I had picked up Bad Mothers United by Kate Long before jumping into a flight when Bobo was five months old. As a new mom, I thought I had to show my affiliation to the Mom club by picking up mommy books (not to mention by then I had already concluded that I was not going to be part of the Good Mothers United). The book however lay in my shelf for a while before I got around to reading it. The title makes it sound like a flippant, breezy read. It turned out to contain a bit more depth than that. Continuing with what must have been the original novel in the series, it examines the relationship between Charlotte, a teenage mom who has gone to University and her mom, Karen who babysits Charlotte’s son, Will. The book captures the dynamics between the duo quite well. Karen is put off by Charlotte’s high and mighty manner of whizzing in during weekends, giving her lectures on bringing up Will and ruining the routine. Charlotte meanwhile suffers from guilt at having left her son behind and feels threatened by Karen’s role in Will’s life. All this stuck a chord with me, considering I am having the mom/mom-in-law babysit this year and do quite a bit of giving lectures on bringing up Bobo!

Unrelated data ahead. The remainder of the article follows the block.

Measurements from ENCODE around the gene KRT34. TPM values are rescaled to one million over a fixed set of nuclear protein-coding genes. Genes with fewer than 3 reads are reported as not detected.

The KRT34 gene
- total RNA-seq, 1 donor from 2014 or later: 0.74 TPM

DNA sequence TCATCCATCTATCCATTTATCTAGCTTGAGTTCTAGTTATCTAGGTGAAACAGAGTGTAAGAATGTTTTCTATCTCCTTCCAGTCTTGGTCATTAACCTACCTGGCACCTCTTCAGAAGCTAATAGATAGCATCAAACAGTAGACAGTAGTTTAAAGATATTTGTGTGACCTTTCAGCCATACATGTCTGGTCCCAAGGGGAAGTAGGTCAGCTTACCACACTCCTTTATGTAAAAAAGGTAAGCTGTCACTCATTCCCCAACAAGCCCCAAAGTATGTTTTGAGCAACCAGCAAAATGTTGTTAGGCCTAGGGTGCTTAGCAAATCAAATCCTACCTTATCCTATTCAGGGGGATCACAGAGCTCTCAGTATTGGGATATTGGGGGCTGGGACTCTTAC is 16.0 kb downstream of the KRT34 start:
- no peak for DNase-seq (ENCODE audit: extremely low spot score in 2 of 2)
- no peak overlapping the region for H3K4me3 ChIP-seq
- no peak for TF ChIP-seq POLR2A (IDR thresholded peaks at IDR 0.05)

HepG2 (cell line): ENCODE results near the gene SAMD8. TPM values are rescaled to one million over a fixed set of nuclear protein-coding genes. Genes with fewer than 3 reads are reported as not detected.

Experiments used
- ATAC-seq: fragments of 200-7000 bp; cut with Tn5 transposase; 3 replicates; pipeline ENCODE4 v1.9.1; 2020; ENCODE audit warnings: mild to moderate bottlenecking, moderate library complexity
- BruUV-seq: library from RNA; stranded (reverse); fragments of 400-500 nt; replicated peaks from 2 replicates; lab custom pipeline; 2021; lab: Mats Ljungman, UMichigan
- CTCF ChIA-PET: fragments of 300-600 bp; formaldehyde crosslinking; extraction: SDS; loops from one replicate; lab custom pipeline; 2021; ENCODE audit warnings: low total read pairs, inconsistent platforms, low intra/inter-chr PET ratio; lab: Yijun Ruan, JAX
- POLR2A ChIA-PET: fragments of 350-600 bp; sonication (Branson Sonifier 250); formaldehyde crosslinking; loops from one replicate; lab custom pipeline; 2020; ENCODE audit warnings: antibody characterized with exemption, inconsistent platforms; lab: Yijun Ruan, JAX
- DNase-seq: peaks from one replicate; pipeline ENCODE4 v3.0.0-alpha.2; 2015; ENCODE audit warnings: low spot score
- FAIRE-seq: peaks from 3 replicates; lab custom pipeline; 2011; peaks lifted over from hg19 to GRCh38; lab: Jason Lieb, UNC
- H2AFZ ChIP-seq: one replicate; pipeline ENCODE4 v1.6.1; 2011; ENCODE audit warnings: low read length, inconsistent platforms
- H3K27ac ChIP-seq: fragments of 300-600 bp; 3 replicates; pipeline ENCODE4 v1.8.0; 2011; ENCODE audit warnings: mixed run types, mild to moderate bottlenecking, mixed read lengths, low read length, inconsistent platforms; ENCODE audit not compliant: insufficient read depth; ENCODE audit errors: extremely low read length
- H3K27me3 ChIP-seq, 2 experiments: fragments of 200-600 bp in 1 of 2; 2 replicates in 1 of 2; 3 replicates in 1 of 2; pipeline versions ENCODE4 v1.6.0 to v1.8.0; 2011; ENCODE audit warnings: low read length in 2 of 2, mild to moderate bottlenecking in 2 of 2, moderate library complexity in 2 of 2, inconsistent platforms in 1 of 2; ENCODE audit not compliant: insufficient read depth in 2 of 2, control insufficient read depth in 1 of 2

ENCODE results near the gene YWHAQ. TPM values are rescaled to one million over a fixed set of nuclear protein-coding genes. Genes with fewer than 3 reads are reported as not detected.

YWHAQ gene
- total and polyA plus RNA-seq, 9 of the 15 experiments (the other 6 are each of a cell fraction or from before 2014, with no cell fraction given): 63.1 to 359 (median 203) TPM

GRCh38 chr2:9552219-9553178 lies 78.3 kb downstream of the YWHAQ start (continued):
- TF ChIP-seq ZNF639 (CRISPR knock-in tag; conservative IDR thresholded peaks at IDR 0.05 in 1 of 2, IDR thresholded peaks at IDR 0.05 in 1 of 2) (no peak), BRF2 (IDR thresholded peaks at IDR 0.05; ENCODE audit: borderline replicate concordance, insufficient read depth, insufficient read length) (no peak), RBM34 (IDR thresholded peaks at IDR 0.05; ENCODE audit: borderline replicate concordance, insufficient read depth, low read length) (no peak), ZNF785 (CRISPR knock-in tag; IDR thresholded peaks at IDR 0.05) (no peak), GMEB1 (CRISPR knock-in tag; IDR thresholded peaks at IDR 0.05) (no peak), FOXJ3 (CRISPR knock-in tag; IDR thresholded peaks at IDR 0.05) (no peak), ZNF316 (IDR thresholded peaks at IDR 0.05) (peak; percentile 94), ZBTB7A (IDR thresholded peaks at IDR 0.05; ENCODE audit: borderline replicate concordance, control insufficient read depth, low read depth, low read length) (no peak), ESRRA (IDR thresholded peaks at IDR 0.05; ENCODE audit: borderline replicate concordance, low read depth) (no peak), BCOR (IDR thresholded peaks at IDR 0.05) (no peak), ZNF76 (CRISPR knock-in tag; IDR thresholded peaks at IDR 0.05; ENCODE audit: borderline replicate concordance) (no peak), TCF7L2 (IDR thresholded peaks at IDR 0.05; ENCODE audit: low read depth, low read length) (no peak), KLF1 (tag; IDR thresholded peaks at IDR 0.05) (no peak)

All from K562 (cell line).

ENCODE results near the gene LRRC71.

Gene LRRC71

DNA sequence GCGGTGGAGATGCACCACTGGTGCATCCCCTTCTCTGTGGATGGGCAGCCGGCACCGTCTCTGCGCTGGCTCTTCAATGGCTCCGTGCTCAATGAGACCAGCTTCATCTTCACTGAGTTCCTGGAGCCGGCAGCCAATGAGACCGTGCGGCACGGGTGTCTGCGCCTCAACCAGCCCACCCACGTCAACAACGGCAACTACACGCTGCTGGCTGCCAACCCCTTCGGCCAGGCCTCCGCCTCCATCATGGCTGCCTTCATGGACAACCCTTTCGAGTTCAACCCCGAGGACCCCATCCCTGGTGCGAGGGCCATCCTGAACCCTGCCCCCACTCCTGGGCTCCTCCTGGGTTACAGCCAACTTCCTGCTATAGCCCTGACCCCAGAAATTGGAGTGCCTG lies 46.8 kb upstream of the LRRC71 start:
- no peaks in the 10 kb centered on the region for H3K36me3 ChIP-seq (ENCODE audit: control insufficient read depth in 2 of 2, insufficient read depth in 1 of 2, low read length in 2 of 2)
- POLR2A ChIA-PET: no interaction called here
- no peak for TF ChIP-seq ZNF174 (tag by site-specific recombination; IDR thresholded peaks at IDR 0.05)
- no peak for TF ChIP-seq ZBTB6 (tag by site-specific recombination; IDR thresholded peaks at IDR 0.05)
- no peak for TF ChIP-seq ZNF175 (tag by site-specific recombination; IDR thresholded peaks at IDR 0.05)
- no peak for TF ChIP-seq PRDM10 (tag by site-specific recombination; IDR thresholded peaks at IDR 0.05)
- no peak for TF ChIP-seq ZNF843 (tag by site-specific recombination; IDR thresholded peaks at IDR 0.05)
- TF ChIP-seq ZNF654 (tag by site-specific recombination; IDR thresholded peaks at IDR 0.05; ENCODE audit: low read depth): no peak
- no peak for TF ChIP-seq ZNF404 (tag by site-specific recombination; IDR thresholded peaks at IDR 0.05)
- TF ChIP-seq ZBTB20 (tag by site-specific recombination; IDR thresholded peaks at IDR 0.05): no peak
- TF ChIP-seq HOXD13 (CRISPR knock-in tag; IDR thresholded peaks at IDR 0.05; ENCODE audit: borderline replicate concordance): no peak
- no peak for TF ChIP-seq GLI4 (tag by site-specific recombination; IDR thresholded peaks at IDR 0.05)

Then came Sue Townsend’s Adrian Mole and the Prostate Years. Adrian is now middle aged and faces all the problems that come with the territory, including a rather serious one. It is difficult to find much humour in a situation like this but Townsend manages quite well. Personally though, I prefer the earlier books in the series. Or maybe I just prefer the earlier phases of life..